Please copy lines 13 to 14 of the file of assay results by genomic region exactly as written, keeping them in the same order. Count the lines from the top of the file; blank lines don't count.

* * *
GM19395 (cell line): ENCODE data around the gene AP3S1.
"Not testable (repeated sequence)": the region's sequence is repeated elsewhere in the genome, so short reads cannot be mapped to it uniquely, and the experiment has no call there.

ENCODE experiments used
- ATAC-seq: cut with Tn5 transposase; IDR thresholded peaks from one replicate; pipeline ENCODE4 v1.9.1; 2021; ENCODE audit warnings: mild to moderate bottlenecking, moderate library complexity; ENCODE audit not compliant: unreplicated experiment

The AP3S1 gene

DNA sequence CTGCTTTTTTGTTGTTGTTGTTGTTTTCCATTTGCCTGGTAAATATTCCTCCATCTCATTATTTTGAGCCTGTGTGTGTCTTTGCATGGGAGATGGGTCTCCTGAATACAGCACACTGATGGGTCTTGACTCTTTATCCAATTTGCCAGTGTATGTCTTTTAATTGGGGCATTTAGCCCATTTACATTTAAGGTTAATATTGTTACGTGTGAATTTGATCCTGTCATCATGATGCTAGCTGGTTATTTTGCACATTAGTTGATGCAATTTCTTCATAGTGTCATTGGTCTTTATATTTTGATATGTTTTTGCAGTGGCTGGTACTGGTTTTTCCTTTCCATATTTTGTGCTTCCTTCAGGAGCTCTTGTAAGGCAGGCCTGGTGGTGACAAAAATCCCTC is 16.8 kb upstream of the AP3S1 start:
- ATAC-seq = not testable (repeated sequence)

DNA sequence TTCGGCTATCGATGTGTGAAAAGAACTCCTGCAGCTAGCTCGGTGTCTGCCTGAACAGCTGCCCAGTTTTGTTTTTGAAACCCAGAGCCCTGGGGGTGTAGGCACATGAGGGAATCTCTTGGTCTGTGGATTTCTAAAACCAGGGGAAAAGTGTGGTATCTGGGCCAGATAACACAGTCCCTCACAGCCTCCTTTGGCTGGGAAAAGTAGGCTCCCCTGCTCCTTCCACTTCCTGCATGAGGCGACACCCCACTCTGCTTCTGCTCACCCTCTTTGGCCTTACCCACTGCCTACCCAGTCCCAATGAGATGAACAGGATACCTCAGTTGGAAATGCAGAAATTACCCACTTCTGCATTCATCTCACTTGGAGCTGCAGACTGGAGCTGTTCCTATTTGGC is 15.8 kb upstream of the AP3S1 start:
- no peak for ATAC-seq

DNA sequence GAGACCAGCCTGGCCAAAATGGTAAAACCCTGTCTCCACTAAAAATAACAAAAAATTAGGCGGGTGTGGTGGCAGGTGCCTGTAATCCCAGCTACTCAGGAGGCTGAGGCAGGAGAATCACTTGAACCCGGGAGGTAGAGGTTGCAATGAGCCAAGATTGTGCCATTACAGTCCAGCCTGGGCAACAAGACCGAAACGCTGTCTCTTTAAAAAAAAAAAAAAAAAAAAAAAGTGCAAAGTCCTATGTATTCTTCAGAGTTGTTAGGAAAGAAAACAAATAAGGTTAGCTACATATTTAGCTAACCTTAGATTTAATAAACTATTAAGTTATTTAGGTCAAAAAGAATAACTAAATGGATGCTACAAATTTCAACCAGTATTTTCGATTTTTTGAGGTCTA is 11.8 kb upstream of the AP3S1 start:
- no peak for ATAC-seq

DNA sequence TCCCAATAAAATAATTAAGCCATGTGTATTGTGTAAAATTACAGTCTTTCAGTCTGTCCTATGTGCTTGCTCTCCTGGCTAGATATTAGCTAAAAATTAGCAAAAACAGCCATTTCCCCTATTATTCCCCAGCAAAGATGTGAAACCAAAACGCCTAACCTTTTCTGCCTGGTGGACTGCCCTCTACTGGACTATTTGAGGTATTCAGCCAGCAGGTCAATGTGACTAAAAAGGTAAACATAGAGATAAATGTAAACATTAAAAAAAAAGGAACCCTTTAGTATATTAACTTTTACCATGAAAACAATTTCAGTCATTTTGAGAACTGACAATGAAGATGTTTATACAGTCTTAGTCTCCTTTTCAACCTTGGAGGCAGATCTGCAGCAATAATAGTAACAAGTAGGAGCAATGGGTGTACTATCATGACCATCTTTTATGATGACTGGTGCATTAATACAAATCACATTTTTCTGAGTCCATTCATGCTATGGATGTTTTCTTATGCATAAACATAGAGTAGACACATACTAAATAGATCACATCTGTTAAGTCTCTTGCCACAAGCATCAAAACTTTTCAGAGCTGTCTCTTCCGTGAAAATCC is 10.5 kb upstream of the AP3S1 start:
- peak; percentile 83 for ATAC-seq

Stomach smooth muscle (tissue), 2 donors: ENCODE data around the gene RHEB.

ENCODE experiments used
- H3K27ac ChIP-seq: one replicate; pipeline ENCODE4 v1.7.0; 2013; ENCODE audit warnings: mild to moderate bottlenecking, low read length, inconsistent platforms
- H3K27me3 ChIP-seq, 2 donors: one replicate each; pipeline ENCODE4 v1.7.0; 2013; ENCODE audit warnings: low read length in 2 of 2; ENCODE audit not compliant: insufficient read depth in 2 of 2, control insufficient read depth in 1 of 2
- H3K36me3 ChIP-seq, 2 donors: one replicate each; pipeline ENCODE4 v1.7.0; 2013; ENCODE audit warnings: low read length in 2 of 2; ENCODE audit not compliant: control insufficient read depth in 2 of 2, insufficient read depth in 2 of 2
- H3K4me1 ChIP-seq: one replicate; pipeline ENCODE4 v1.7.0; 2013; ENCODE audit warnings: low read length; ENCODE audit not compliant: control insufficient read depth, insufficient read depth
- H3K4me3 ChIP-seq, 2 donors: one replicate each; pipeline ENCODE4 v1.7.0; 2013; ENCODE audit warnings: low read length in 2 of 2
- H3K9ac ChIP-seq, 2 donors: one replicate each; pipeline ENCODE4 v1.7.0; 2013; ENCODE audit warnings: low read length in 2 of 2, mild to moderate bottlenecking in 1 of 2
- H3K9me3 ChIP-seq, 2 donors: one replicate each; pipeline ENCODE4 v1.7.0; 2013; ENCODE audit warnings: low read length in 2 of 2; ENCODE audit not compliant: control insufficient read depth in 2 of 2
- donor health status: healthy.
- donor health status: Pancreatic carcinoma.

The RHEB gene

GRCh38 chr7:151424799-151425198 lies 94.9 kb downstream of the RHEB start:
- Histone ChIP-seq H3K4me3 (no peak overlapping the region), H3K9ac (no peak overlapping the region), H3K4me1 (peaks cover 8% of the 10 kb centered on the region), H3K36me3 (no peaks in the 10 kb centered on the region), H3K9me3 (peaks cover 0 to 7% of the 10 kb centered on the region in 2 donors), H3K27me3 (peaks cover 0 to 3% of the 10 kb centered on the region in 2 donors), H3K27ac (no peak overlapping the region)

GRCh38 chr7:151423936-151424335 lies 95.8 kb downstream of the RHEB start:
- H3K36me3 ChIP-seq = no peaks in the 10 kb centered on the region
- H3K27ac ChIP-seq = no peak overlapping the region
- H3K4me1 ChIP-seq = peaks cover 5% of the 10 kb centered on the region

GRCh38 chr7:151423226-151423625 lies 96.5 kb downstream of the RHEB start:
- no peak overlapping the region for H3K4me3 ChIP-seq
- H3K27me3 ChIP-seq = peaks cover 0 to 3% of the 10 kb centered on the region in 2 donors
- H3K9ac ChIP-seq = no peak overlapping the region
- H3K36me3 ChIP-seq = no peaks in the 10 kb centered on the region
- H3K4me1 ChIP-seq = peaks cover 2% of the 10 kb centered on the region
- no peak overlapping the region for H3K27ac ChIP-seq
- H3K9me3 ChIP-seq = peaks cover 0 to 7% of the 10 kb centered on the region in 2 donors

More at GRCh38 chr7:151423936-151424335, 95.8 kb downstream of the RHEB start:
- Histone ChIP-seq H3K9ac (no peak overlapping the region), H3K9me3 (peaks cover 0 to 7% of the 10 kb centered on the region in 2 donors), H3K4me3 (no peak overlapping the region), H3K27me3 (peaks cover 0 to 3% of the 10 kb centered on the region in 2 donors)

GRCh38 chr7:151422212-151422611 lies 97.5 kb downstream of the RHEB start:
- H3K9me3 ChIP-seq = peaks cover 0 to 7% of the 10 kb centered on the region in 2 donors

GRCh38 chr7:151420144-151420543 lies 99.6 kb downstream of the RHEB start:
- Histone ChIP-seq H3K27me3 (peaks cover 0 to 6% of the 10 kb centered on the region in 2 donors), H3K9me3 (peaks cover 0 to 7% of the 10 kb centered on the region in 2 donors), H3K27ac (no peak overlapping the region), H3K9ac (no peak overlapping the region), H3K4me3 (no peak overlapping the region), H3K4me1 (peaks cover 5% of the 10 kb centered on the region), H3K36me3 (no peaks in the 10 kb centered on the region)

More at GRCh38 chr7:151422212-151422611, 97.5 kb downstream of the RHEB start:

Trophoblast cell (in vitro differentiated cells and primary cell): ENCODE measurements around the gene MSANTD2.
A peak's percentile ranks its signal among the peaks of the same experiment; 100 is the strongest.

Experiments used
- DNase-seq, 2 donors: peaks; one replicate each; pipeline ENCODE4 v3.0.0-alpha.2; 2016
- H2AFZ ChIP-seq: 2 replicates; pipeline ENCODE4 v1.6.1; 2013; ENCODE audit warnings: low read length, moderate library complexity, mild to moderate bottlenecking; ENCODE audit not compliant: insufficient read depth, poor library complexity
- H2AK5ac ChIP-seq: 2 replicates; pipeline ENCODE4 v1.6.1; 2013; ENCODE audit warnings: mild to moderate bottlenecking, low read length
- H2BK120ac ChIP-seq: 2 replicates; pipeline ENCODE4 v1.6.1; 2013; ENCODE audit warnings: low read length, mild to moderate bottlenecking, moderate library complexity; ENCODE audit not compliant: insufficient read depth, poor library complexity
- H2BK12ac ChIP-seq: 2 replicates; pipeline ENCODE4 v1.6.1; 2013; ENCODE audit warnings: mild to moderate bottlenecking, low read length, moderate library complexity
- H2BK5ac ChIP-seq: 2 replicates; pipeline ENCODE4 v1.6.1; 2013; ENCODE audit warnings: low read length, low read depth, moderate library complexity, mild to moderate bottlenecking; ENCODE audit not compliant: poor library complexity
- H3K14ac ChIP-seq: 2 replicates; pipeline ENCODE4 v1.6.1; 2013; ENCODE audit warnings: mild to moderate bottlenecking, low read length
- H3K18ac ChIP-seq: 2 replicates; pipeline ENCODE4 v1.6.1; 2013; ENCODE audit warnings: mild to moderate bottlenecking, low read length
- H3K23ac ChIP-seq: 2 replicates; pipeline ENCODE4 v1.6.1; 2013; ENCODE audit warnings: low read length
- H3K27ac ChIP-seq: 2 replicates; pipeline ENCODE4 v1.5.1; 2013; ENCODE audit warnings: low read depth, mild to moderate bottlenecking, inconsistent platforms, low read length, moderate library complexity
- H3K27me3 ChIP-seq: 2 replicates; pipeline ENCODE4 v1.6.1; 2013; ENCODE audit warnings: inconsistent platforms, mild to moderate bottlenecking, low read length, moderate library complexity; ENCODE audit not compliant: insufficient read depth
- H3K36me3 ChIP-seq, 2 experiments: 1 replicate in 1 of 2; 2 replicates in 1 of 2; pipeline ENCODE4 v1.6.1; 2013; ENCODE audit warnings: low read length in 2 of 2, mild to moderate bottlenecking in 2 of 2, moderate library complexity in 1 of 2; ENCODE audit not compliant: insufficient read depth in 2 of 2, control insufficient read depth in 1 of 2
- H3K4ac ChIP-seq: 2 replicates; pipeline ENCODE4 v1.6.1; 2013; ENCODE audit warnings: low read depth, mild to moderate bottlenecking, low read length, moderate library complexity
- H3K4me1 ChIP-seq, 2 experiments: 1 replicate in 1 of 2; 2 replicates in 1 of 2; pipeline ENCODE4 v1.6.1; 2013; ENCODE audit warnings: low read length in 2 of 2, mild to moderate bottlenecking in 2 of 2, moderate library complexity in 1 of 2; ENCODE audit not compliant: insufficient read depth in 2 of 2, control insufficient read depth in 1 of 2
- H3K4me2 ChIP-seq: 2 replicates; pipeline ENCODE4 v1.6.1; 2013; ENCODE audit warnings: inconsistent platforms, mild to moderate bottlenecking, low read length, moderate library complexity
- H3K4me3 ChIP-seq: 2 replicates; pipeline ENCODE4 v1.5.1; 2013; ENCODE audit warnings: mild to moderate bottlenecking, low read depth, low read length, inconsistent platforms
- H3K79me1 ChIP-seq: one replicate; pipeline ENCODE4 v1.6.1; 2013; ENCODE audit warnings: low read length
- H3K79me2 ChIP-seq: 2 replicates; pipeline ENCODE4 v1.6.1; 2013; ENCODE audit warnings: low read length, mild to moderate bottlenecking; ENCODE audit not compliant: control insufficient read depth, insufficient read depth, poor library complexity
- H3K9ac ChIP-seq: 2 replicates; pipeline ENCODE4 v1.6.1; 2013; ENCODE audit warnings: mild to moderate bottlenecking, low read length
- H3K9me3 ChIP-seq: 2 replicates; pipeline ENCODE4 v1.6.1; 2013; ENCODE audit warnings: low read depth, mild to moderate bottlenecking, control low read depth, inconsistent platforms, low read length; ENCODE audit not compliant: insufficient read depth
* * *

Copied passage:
- peak; percentile 83 for ATAC-seq

Stomach smooth muscle (tissue), 2 donors: ENCODE data around the gene RHEB.